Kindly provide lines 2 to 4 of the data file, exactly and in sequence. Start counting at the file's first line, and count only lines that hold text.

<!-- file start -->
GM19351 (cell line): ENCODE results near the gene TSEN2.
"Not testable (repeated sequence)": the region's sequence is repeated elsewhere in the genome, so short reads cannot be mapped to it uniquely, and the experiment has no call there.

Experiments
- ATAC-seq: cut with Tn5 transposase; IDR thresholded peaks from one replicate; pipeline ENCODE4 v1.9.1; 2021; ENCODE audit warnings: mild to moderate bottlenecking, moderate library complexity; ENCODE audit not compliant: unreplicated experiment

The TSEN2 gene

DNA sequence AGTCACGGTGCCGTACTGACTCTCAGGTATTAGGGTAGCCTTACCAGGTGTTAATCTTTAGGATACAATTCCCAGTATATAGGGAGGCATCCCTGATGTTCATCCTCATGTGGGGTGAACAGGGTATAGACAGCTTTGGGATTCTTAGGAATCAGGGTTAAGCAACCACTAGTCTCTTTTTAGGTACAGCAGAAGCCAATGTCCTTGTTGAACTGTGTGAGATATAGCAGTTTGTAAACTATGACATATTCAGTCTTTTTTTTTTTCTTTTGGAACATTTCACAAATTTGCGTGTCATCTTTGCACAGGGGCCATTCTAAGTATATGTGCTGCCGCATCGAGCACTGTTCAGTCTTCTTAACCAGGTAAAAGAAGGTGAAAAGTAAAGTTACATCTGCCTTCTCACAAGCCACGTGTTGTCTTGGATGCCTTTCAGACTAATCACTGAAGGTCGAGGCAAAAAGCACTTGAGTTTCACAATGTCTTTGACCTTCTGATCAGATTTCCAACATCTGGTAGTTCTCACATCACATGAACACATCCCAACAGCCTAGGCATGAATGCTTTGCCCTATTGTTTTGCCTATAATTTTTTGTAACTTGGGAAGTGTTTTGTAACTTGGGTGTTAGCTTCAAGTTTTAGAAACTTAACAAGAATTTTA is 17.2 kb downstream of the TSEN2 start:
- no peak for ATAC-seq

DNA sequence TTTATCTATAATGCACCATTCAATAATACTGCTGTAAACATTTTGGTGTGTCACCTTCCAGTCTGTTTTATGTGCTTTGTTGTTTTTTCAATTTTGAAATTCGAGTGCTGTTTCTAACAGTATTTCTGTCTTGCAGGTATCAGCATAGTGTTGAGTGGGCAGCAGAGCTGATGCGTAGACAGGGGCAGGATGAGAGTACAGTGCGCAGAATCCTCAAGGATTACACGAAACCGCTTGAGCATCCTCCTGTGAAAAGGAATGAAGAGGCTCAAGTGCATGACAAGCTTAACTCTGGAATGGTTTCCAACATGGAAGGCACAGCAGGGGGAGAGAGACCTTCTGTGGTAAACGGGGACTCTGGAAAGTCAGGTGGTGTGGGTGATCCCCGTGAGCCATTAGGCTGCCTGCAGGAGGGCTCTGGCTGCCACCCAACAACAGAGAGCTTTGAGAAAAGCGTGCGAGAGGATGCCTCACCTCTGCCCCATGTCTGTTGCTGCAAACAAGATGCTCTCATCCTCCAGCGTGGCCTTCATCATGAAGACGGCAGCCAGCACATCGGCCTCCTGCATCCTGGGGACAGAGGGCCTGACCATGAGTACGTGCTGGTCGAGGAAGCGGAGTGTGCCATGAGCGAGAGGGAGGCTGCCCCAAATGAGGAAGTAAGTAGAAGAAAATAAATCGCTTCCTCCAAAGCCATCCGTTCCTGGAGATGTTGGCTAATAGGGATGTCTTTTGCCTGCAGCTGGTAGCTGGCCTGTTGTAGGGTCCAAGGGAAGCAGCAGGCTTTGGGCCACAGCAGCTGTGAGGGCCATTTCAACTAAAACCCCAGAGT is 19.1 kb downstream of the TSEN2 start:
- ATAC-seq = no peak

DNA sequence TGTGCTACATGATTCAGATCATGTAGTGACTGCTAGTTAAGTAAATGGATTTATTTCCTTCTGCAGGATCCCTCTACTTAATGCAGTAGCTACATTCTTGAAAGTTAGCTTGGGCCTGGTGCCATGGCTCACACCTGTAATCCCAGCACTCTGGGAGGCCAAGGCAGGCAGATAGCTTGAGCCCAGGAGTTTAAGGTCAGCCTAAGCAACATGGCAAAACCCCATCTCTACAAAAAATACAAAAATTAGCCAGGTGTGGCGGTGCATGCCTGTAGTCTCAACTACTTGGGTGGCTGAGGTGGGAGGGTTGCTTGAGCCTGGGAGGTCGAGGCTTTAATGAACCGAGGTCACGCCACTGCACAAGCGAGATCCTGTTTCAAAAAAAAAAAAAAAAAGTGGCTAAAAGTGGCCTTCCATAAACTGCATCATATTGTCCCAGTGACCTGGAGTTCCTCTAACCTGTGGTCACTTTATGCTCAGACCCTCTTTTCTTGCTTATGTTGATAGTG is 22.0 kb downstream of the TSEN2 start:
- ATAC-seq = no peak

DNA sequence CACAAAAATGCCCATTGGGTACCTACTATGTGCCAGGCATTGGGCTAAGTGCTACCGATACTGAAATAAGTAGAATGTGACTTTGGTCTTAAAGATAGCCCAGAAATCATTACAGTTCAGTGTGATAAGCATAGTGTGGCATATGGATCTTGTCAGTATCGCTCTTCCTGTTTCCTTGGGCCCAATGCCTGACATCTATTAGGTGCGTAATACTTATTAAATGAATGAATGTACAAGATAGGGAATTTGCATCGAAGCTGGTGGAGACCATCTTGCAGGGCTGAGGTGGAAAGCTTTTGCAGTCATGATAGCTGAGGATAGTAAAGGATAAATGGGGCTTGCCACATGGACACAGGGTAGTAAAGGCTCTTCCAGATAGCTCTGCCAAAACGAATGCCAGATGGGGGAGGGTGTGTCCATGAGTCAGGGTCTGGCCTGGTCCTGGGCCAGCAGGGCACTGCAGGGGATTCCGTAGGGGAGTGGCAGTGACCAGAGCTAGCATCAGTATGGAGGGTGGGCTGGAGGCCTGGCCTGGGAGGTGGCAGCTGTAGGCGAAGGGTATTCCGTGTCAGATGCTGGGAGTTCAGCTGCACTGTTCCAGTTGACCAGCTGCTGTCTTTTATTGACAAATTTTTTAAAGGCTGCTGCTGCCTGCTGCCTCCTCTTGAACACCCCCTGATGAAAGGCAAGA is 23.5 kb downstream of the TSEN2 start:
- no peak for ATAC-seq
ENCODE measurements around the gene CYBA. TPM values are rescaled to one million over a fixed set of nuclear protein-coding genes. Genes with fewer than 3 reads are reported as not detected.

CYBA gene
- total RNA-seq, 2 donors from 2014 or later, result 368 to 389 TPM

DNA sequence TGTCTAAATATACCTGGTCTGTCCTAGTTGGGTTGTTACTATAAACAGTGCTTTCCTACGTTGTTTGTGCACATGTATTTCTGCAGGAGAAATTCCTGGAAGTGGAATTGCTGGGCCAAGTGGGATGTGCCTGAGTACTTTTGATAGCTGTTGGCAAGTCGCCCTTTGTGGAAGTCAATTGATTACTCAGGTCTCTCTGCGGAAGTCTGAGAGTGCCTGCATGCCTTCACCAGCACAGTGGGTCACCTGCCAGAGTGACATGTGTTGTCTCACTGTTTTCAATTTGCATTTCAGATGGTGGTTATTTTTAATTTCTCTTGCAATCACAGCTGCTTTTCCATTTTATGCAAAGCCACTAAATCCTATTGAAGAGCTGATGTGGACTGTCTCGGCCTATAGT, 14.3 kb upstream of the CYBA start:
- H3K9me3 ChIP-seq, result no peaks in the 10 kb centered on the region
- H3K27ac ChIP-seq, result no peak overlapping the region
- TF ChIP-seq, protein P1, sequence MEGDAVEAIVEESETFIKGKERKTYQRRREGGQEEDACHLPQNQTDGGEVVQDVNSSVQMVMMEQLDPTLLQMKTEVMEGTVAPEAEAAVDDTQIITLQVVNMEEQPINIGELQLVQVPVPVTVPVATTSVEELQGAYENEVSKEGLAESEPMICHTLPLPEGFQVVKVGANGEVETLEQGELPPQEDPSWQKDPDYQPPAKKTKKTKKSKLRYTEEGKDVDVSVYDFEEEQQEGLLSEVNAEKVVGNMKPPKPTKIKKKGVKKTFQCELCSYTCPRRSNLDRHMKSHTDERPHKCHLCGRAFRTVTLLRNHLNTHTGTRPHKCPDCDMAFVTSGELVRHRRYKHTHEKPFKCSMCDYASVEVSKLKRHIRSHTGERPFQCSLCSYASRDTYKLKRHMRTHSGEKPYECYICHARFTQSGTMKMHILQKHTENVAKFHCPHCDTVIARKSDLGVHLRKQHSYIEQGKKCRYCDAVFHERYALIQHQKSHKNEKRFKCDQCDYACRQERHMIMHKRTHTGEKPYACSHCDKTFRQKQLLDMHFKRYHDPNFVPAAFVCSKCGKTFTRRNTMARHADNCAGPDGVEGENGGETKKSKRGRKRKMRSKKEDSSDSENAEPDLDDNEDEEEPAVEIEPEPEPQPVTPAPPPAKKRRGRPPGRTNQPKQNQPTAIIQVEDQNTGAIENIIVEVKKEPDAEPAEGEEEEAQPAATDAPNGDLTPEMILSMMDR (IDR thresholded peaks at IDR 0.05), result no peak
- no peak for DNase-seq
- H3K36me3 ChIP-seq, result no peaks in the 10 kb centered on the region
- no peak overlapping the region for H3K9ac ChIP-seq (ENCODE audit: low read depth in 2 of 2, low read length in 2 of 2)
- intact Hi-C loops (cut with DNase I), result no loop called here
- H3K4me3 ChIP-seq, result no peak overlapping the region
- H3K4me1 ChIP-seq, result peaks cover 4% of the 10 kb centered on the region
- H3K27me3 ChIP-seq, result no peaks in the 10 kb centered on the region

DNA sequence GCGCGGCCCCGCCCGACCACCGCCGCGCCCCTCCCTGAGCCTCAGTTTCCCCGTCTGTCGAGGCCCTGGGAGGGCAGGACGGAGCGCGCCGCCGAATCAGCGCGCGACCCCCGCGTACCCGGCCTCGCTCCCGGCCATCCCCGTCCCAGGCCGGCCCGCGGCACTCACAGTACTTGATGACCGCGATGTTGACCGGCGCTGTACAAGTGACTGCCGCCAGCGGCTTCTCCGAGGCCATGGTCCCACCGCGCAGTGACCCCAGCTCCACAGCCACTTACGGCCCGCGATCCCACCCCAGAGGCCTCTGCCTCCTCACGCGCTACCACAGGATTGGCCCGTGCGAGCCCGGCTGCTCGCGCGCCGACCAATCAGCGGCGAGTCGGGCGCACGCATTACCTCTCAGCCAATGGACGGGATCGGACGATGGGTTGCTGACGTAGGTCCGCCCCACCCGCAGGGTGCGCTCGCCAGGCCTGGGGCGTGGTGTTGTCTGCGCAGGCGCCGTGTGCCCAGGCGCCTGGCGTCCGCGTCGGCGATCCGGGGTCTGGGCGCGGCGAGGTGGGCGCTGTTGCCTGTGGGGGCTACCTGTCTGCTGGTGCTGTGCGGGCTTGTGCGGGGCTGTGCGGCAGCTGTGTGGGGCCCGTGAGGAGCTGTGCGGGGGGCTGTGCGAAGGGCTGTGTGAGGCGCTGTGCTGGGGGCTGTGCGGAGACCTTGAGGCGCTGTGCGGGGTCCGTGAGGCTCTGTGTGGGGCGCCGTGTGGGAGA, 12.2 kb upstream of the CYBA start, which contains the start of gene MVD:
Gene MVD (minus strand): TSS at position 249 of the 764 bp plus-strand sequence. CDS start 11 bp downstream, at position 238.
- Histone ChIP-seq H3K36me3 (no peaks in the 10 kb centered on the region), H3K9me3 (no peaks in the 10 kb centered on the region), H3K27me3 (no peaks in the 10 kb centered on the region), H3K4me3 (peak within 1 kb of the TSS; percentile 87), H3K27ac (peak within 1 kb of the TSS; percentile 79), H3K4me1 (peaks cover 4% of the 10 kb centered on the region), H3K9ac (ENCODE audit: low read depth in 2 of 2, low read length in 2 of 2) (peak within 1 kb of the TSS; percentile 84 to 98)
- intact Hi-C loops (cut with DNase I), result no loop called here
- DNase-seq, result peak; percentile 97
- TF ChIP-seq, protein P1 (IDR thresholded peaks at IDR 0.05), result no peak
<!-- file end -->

"Not testable (repeated sequence)": the region's sequence is repeated elsewhere in the genome, so short reads cannot be mapped to it uniquely, and the experiment has no call there.

Experiments
- ATAC-seq: cut with Tn5 transposase; IDR thresholded peaks from one replicate; pipeline ENCODE4 v1.9.1; 2021; ENCODE audit warnings: mild to moderate bottlenecking, moderate library complexity; ENCODE audit not compliant: unreplicated experiment